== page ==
as they please?”
“Quite so.” “And don't you agree that the one
who wins the prize of valor and distinguishes himself shall first be crowned
by his fellows in the campaign, by the lads and boys each in
turn?” “I do.” “And be greeted with
the right hand?” “That, too.” “But I
presume you wouldn't go as far as this?”
“What?” “That he should kiss and be kissed by
everyone1?” “By all
means,” he said, “and I add to the law the provision
that during that
1 The deplorable facetiousness of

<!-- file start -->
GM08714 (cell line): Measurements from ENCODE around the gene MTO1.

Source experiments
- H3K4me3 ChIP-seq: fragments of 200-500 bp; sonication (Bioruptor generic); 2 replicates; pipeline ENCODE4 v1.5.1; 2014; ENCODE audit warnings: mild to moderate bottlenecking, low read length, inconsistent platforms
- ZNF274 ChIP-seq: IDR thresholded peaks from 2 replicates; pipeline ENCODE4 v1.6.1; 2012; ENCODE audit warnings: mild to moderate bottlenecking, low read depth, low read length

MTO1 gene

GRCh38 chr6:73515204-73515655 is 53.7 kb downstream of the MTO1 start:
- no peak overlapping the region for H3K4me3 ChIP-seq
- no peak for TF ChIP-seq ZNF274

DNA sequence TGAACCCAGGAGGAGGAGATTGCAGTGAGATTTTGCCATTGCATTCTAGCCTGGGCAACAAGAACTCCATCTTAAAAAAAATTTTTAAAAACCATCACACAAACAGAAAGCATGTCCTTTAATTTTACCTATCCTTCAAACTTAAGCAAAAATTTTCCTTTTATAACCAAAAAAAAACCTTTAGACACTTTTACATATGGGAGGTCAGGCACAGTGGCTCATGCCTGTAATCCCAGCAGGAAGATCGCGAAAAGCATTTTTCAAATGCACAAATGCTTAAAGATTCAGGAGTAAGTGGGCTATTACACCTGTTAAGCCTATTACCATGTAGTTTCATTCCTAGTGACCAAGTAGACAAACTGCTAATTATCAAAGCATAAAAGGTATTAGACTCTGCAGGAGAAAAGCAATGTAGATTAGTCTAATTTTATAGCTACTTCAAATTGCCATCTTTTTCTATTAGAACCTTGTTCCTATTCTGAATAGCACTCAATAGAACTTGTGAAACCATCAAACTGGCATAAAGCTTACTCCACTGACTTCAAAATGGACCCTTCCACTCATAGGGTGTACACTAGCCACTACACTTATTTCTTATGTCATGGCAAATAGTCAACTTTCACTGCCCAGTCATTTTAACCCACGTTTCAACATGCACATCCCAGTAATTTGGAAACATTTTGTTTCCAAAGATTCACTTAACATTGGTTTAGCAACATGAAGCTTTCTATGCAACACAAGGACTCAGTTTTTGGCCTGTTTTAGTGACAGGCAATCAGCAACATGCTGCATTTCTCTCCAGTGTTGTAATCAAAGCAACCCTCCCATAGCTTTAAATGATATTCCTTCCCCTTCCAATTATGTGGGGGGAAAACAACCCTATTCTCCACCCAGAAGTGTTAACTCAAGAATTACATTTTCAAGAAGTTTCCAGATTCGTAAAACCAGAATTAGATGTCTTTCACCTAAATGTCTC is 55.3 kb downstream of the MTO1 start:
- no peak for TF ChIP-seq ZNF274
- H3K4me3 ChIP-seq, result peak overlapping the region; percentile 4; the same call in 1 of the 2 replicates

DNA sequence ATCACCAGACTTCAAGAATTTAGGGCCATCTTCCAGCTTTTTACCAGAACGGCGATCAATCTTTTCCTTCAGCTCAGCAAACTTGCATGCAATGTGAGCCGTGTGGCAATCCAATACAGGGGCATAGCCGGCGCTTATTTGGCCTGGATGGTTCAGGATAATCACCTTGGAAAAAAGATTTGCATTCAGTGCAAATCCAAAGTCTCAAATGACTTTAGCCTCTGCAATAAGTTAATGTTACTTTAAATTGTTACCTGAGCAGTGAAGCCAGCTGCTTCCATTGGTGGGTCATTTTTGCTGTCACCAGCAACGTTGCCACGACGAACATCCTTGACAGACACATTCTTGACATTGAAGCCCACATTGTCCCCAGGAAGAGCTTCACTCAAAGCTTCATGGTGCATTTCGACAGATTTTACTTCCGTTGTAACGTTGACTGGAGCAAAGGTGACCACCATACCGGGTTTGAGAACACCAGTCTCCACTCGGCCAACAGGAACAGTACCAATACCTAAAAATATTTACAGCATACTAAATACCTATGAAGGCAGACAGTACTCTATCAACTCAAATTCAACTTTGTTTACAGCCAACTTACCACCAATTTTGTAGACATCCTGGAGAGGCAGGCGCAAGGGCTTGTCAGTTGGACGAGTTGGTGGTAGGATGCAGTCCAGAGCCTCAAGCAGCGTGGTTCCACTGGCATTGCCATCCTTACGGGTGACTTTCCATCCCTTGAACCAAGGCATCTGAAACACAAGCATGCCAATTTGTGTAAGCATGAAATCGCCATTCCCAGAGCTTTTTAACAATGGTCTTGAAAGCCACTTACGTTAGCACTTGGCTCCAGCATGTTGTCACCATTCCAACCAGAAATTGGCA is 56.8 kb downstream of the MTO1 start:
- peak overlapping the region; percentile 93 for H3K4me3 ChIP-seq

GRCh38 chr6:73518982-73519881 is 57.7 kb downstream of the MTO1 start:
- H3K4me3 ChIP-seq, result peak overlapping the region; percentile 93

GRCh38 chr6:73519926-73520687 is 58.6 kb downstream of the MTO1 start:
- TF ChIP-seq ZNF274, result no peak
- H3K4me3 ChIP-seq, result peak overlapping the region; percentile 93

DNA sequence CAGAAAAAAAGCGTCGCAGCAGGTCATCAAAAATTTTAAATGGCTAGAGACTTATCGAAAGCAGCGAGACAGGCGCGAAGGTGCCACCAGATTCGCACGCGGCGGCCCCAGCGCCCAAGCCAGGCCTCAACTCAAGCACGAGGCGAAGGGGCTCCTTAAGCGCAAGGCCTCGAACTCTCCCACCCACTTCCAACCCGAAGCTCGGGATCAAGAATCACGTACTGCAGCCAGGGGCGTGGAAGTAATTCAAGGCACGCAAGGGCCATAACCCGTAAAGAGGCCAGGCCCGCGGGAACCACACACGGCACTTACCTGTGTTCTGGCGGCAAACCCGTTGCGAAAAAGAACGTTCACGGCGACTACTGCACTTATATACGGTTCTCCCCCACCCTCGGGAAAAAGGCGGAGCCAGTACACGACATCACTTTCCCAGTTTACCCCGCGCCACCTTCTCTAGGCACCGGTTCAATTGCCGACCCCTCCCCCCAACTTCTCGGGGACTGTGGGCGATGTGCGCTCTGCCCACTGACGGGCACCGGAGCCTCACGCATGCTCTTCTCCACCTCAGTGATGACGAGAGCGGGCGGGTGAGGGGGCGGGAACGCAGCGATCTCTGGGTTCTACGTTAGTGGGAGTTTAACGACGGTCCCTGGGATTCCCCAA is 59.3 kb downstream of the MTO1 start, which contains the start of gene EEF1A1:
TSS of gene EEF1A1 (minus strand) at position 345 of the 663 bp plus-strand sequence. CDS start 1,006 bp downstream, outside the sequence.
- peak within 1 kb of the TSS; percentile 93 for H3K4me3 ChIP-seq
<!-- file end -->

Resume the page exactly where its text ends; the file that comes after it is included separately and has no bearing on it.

the following recalls the vulgarity of Xenophon's guard-house
conversations. It is almost the only passage in Plato that one would wish to blot.
Helvetius, otherwise anything but a Platonist, characteristically adopts
it, Lange, History of
Materialism, ii. p. 86.
Plato. Plato in Twelve Volumes, Vols. 5 & 6 translated by Paul Shorey. Cambridge, MA, Harvard University Press; London, William Heinemann Ltd. 1969.
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